Interventions conducted by external mental health professionals reported greater effects than those conducted by trained school staff. External mental health professionals included psychologists, researchers, psychology graduate students, mental health nurses, or social workers (8 studies). Trained school staff who delivered interventions were teachers, guidance counselors, or school psychologists (3 studies).

Parental involvement:

Three of the targeted school-based CBT programs included a parental component during which parents were taught strategies to help support their child’s use of new and developing skills.

Data Quality Issues

All studies were randomized control trials.

Werner-Seidler et al. used reporting criteria set by the Preferred Reporting Items Systematic Reviews and Meta-Analyses (PRISMA) Guidelines (Moher et al., 2009) and Cochrane Collaboration ‘Risk of Bias’ tool (Higgins et al., 2011).

Common limitations in the body of evidence included selection bias, with 41% of studies reporting the allocation sequence had been adequately generated while 59% of studies did not report enough information or had high risk of bias. There was potential contamination between study conditions in 69% of the studies. In addition, participants enrolled in control groups may have had access to material covered in the intervention sessions.

Other Benefits and Harms

Other benefits and harms were not addressed in the Werner-Seidler et al. systematic review. The CPSTF postulates the intervention could improve social interactions among students with shared or similar experiences, students’ learning abilities (e.g., standardized math and reading test scores), classroom function, and family management of youth with anxiety.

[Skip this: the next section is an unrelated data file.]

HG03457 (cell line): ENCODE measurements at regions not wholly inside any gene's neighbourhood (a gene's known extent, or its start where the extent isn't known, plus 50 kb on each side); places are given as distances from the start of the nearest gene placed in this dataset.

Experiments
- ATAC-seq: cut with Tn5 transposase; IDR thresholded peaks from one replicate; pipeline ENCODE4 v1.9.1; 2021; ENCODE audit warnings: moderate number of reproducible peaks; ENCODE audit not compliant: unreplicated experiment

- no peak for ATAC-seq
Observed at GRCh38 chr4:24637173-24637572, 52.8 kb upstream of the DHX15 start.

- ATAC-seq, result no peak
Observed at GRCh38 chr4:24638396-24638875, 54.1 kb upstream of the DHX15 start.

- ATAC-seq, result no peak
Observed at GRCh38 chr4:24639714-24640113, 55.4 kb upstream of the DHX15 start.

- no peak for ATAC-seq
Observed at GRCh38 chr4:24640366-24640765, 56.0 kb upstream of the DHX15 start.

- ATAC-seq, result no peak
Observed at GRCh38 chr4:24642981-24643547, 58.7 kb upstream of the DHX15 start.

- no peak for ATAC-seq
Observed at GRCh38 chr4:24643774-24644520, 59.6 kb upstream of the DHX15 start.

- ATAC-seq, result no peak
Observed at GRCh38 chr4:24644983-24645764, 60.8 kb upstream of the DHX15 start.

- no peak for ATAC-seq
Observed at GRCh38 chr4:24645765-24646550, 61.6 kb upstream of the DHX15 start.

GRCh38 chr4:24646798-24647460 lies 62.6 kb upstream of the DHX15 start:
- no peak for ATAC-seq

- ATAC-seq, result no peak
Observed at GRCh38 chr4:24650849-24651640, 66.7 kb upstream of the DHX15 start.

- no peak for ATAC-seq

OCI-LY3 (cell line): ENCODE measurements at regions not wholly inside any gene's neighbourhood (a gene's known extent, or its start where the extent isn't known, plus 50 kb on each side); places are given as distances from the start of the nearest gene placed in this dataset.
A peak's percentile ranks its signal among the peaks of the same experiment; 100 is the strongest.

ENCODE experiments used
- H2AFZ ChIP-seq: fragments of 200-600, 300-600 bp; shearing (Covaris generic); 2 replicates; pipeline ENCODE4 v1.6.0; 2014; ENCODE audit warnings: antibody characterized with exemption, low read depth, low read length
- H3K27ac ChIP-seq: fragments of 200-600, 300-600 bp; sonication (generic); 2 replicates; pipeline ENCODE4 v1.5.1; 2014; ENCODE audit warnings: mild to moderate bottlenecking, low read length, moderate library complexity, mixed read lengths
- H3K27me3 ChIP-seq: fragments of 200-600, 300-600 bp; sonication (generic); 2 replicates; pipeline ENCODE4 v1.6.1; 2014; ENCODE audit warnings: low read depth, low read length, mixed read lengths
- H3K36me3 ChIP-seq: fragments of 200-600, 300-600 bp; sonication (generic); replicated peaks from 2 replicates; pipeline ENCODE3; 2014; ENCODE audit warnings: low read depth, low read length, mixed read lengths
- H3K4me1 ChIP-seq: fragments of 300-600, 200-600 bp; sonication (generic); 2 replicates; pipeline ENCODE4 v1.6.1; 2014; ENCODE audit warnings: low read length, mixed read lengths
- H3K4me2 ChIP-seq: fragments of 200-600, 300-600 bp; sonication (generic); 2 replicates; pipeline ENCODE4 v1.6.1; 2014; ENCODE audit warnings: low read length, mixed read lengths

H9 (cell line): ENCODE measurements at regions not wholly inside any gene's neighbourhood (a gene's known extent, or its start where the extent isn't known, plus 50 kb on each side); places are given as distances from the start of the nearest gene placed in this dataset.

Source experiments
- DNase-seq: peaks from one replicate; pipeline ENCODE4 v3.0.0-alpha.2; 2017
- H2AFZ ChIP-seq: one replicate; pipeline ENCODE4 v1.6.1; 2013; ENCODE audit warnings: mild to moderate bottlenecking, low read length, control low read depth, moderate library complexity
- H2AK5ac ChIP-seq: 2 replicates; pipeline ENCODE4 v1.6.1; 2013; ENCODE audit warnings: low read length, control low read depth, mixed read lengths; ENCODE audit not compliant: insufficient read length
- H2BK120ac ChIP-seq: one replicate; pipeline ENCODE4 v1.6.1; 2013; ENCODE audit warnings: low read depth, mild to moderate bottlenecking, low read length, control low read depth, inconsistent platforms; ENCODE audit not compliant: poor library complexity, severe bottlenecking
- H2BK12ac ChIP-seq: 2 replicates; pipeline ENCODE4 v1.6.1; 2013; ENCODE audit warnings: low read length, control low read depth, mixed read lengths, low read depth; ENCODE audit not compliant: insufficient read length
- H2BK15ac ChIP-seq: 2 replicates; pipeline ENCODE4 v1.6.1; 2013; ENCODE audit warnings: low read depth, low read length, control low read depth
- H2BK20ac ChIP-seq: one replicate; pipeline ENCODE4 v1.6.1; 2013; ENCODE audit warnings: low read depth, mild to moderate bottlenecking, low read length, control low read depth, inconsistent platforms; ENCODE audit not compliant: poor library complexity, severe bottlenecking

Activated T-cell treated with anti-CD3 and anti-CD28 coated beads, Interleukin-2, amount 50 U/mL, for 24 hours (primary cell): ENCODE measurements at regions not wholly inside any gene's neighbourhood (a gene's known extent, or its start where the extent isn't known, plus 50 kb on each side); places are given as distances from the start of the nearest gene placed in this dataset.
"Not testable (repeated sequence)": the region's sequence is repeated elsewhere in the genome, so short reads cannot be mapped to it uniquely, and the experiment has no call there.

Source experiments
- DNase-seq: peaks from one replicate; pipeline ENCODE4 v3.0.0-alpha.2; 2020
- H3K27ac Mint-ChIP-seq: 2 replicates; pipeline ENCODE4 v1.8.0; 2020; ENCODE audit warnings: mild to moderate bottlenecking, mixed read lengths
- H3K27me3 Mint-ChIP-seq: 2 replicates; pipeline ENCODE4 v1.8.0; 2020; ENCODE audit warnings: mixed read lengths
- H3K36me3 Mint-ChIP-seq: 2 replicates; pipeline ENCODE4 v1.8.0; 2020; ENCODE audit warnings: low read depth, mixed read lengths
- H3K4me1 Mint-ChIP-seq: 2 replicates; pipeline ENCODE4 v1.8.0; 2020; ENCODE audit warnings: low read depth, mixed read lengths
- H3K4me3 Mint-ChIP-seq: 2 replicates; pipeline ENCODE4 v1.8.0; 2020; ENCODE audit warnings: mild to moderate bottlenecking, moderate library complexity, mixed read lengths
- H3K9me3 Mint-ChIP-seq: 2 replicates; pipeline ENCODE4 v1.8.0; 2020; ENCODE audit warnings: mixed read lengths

The CPSTF also noted potential harms of the intervention. Students sharing intimate feelings and experiences might be vulnerable to harmful consequences (e.g., bullying, mockery, rumors, and privacy concerns). Discussions could also trigger student emotions that require professional attention exceeding the capacities of those delivering the intervention.

Considerations for Implementation

The following considerations for implementation are drawn from studies included in the existing evidence review, the broader literature, and expert opinion.

  • Confidentiality of student information should be a priority, and policies should be clearly communicated to parents and students, especially when there will be group sessions.
    • Programs should provide students with information about the group process, general risks associated with participation (e.g., privacy, confidentiality concerns or limitations), and rules for participation.
  • Parents should be notified when students participate in programs or receive mental health services (though this must be balanced with student confidentiality).
  • Students should have access to additional mental health services in case issues arise (either on-site or by referral).
  • Referral processes should be in place and consistently followed by staff who detect possible child maltreatment or risk of harm to self or others.
  • Schools should decide whether trained school personnel or external mental health professionals will deliver program components (balancing potential effects against resource limitations).
    • School staff may be familiar with the student population and school environment, and there may be greater opportunities for program sustainability. They may not, however, have mental health training that would prepare them to handle additional issues.